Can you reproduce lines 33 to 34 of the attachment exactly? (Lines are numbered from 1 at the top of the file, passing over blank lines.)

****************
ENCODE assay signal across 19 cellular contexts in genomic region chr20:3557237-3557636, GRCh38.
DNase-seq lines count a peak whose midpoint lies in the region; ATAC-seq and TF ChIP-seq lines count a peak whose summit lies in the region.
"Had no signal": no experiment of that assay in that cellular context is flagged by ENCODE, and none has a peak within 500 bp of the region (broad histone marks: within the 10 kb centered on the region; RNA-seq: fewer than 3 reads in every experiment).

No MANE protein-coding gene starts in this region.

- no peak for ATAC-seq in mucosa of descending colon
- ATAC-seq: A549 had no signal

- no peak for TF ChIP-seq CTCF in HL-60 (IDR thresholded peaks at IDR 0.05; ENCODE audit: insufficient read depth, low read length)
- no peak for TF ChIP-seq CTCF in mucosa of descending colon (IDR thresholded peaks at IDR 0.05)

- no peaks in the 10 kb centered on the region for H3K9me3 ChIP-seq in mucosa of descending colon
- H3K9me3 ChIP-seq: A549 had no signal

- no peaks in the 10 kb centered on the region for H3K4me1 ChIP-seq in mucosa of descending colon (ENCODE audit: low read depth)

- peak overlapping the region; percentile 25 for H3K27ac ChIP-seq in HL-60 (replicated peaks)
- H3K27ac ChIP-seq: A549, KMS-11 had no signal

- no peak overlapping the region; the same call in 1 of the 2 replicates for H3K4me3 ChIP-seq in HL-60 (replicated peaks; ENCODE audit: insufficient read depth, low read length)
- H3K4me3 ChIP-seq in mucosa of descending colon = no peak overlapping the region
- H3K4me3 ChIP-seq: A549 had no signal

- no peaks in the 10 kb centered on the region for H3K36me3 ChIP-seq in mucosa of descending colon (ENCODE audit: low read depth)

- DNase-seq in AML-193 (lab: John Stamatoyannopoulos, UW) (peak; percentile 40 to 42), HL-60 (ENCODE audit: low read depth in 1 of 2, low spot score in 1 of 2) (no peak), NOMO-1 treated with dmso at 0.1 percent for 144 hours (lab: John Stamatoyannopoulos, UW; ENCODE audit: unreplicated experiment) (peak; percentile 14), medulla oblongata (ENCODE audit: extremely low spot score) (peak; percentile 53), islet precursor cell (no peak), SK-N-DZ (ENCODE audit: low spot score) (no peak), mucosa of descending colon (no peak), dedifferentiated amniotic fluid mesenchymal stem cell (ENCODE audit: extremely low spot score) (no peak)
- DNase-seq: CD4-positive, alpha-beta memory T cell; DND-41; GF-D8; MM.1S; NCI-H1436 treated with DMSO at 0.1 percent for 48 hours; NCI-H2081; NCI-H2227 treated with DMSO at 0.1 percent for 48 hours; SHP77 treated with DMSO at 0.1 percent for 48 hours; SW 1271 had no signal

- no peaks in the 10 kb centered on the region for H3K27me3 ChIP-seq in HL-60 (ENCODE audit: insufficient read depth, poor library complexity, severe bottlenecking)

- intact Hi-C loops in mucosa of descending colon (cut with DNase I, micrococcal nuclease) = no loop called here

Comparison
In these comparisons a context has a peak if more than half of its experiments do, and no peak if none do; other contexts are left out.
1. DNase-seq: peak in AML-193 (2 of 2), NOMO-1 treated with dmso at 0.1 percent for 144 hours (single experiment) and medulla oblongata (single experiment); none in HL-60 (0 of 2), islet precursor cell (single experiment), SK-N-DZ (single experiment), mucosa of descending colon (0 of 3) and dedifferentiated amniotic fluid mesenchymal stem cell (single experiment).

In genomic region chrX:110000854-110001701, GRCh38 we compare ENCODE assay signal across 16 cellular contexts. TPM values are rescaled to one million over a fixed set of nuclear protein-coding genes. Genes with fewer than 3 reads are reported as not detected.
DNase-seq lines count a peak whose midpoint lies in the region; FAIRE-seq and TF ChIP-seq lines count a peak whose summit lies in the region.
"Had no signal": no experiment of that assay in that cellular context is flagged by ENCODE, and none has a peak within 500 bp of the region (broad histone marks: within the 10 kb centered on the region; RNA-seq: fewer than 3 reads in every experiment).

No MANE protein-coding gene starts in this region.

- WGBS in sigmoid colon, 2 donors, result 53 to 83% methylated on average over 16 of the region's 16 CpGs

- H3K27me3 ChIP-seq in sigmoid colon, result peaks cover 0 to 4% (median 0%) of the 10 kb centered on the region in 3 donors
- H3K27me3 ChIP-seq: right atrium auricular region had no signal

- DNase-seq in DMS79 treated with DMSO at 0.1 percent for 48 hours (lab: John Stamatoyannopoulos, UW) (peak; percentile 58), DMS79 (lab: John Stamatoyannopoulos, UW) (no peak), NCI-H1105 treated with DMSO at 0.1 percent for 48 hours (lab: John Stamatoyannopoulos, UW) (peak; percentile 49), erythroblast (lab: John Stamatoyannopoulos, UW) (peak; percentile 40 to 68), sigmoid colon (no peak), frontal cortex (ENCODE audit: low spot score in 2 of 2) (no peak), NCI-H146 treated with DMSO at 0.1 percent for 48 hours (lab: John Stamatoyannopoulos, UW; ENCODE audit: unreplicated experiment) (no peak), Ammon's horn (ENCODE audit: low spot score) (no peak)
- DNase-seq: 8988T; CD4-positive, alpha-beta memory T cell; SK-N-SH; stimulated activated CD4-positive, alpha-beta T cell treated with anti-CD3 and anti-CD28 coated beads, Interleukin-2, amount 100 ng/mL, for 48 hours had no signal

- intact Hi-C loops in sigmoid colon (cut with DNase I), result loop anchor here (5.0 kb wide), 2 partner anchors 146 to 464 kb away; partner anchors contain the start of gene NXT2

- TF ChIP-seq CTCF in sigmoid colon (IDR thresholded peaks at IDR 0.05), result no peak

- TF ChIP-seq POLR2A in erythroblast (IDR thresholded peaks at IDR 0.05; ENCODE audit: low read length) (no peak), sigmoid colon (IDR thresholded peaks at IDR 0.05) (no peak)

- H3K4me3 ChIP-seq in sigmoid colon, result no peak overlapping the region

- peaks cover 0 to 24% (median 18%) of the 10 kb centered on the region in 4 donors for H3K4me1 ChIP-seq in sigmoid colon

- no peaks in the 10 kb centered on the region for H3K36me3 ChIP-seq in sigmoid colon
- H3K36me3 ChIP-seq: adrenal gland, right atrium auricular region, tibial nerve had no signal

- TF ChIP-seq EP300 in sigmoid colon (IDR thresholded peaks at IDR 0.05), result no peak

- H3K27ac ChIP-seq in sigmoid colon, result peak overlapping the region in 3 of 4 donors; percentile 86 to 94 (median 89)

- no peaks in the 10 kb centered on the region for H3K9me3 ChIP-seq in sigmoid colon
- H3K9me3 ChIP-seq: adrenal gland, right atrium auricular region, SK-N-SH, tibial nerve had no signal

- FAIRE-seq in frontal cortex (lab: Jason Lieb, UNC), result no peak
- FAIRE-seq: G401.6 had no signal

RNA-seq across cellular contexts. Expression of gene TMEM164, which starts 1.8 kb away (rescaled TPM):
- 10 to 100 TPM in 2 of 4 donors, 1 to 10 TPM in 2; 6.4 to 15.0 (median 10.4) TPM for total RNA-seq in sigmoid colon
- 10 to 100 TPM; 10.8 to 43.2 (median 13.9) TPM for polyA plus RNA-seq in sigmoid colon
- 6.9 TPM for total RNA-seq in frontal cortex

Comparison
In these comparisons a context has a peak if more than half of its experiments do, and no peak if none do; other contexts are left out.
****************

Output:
- DNase-seq: 8988T; CD4-positive, alpha-beta memory T cell; SK-N-SH; stimulated activated CD4-positive, alpha-beta T cell treated with anti-CD3 and anti-CD28 coated beads, Interleukin-2, amount 100 ng/mL, for 48 hours had no signal

- intact Hi-C loops in sigmoid colon (cut with DNase I), result loop anchor here (5.0 kb wide), 2 partner anchors 146 to 464 kb away; partner anchors contain the start of gene NXT2